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Full time teaching

(11 Posts)
MrsAbcdef Tue 13-Dec-16 20:28:18

I'm temporarily PT (0.8) and find it really really hard to balance school and home. I'm due to go back to FT in April. Please let me hear stories saying that it's possible to be FT and a mum. Seeking reassurance. Permanent PT jobs are hard to come by it seems!

ChristmasZombie Wed 14-Dec-16 14:36:29

I teach full time in KS1 and I'm mum to two small girls. I had little choice in working FT- I applied to go back part time after my second lot of ML, but the boss turned me down. I couldn't walk away from my job, so I returned full time.
It can work, but it's not easy. Childcare is an issue. My DD(4) is at school with me, so that's easy enough. Little DD(1) is in nursery two days a week and with my mum three days. Without her support we wouldn't manage, as full time nursery would cost more than my salary each month.
Time management is the other big issue. I'm fortunate to work in a small independent school, so my day-to-day workload is less than in a state school, and I have a little more non-contact time than most. I've still had to take steps to reduce and manage my load, though. I don't take on any additional responsibilities (I was a subject coordinator before I had my youngest daughter, which was a much-prized role for me, but I resigned from the role because I couldn't give the necessary time. That hurt.), I won't run clubs (I know that'll go against me at appraisal time in February!). I host trainee teachers twice each year because they take on almost all of the teaching, planning and marking, freeing me up to get on top of other jobs. I'm very efficient during the day. I work over lunchtime every day, marking, photocopying, writing letters to parents etc.
It's very hard in the beginning. The guilt is crushing. You will spend most of your time feeling like a crap mum and a crap teacher. I'm just starting to get past that now, and accept that I'm a GOOD ENOUGH mum and a GOOD ENOUGH teacher.

Scorbus Wed 14-Dec-16 14:41:35

I teach FT in KS2. I'm fortunate in that I live in catchment (no really!), my eldest attends the same school and our CM is one street away.

I've been teaching for 13 years now and have my time management sorted so I can fit everything in during the week and only do a bit of work at the weekend in the evenings. I stay late each evening either due to meetings or marking but that frees up my weekend days for my DC.

Finding my school was a god send as they understand I'm a parent as well as a teacher so work life balance is better than a lot of teachers have it.

MrsAbcdef Wed 14-Dec-16 16:56:36

Thanks for replying. I really appreciate it. So having my DC at my own school could be a good thing?!

Randytortoise Wed 14-Dec-16 17:00:19

I find being ft easier than pt. I was 2.5 days a week and found that I was out of the loop and had to cram so much work into a short amount of time that I was doing loads at home.on my days off rather than doing stuff with the dc.
I have great cm's and find there is less house work as we're not at home.
Also because we both work ft we fund we use the weekend for fun stuff and quality time.

MrsAbcdef Wed 14-Dec-16 23:41:32

Thanks randy. My husband usually works weekends so we won't get a lot of time off together when I'm back full time. He has a weekday off for childcare then his other day off changes on a rota but it's almost never a Saturday but sometimes a Sunday.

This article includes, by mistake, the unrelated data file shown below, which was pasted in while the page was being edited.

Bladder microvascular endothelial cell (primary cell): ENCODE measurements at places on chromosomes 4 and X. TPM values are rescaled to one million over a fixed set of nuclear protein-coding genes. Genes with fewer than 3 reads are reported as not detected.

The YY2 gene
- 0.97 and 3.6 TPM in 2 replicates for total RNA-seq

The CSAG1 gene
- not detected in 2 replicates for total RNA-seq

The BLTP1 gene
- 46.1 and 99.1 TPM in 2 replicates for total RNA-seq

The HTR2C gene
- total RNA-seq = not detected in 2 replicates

Needmorewine Thu 15-Dec-16 19:47:47

Following with interest as come Sept I'll be balancing FT teaching with DD starting school & husband who is generally out of the house 7am-8pm ! Nice to hear positive stories ! I'll be using the extra money for a cleaner & fun weekend activities for us all (in theory...)

Cinderford Fri 16-Dec-16 12:52:37

MrsAbcdef, whilst having your own DCs at the school where you teach can be wonderful logisically, it can be a nightmare professionally. I teach in a small indy which has a large age range and a decent staff discount, and many of the staff send their own DCs there. However, we all feel that the pastoral care they receive is inferior to the 'proper', full-fee paying parents, whose complaints and issues are dealt with more diligently by the management.

I had an especially horrible (and utterly mishandled) incident a few years ago, when the head burst into my classroom on several occasions and demanded to speak to me about my DD. Eventually, I took time off with stress, and when I returned I explicitly stated that if he needed to speak to me as a parent then he should make an appointment in the same way as he would for any other parent. He struggled with this concept hmm until I pointed out that he wouldn't get into his car, drive to a parent's place of work, and burst in demanding to see them, so he couldn't do that to me, either.

My DD hasn't got long to go at the school now, and I wish I'd thought more carefully about the whole teacher / parent trickiness before I sent her there. If you have a DH / DP to take on the 'parent' role it will be easier, but my XH is an @rsehole who refused to help in any way.

ChopsticksandChilliCrab Fri 16-Dec-16 13:00:32

I worked full time until my youngest was 11. I can't pretend it was easy as I was an HOD, had no family within two hours and DH was away a great deal. If you have family around to help a bit I think it would be much more doable.

ChopsticksandChilliCrab Fri 16-Dec-16 13:02:16

Then we moved abroad and I got a part time job with no responsibilities. Bliss.

MrsAbcdef Fri 16-Dec-16 17:08:52

We have no family that can help but DH doesn't work away and does his share of childcare so DC would be in nursery 4 days rather than 5.

I teach in a small primary so I don't know if that makes a difference to having DC at my own school?

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